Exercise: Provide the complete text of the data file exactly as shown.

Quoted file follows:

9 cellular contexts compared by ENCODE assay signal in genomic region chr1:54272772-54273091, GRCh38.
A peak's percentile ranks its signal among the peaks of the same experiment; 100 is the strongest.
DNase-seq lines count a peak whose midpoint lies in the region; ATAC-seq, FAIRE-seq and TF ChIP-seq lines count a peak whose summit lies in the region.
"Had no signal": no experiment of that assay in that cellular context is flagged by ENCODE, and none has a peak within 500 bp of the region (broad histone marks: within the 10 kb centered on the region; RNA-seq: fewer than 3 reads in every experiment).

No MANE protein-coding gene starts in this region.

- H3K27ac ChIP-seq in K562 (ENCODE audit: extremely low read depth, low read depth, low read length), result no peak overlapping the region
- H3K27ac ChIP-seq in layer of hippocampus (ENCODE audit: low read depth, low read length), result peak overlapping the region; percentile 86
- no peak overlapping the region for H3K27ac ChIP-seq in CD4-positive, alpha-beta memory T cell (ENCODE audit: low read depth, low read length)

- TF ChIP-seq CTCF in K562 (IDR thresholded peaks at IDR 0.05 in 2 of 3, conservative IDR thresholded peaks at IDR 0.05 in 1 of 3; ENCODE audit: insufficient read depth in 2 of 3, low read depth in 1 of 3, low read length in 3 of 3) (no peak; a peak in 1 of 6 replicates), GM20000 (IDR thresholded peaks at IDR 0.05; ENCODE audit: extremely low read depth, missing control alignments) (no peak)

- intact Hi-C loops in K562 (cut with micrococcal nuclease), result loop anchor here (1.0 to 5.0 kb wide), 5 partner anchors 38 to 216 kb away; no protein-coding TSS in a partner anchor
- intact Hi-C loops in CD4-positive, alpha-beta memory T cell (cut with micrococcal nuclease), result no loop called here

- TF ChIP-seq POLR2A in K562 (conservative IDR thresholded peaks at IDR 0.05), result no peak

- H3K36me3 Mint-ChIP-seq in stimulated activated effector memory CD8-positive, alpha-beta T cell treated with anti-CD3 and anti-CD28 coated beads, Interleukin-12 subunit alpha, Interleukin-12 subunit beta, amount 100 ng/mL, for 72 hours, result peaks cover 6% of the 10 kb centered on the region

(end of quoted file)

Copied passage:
9 cellular contexts compared by ENCODE assay signal in genomic region chr1:54272772-54273091, GRCh38.
A peak's percentile ranks its signal among the peaks of the same experiment; 100 is the strongest.
DNase-seq lines count a peak whose midpoint lies in the region; ATAC-seq, FAIRE-seq and TF ChIP-seq lines count a peak whose summit lies in the region.
"Had no signal": no experiment of that assay in that cellular context is flagged by ENCODE, and none has a peak within 500 bp of the region (broad histone marks: within the 10 kb centered on the region; RNA-seq: fewer than 3 reads in every experiment).

No MANE protein-coding gene starts in this region.

- H3K27ac ChIP-seq in K562 (ENCODE audit: extremely low read depth, low read depth, low read length), result no peak overlapping the region
- H3K27ac ChIP-seq in layer of hippocampus (ENCODE audit: low read depth, low read length), result peak overlapping the region; percentile 86
- no peak overlapping the region for H3K27ac ChIP-seq in CD4-positive, alpha-beta memory T cell (ENCODE audit: low read depth, low read length)

- TF ChIP-seq CTCF in K562 (IDR thresholded peaks at IDR 0.05 in 2 of 3, conservative IDR thresholded peaks at IDR 0.05 in 1 of 3; ENCODE audit: insufficient read depth in 2 of 3, low read depth in 1 of 3, low read length in 3 of 3) (no peak; a peak in 1 of 6 replicates), GM20000 (IDR thresholded peaks at IDR 0.05; ENCODE audit: extremely low read depth, missing control alignments) (no peak)

- intact Hi-C loops in K562 (cut with micrococcal nuclease), result loop anchor here (1.0 to 5.0 kb wide), 5 partner anchors 38 to 216 kb away; no protein-coding TSS in a partner anchor
- intact Hi-C loops in CD4-positive, alpha-beta memory T cell (cut with micrococcal nuclease), result no loop called here

- TF ChIP-seq POLR2A in K562 (conservative IDR thresholded peaks at IDR 0.05), result no peak

- H3K36me3 Mint-ChIP-seq in stimulated activated effector memory CD8-positive, alpha-beta T cell treated with anti-CD3 and anti-CD28 coated beads, Interleukin-12 subunit alpha, Interleukin-12 subunit beta, amount 100 ng/mL, for 72 hours, result peaks cover 6% of the 10 kb centered on the region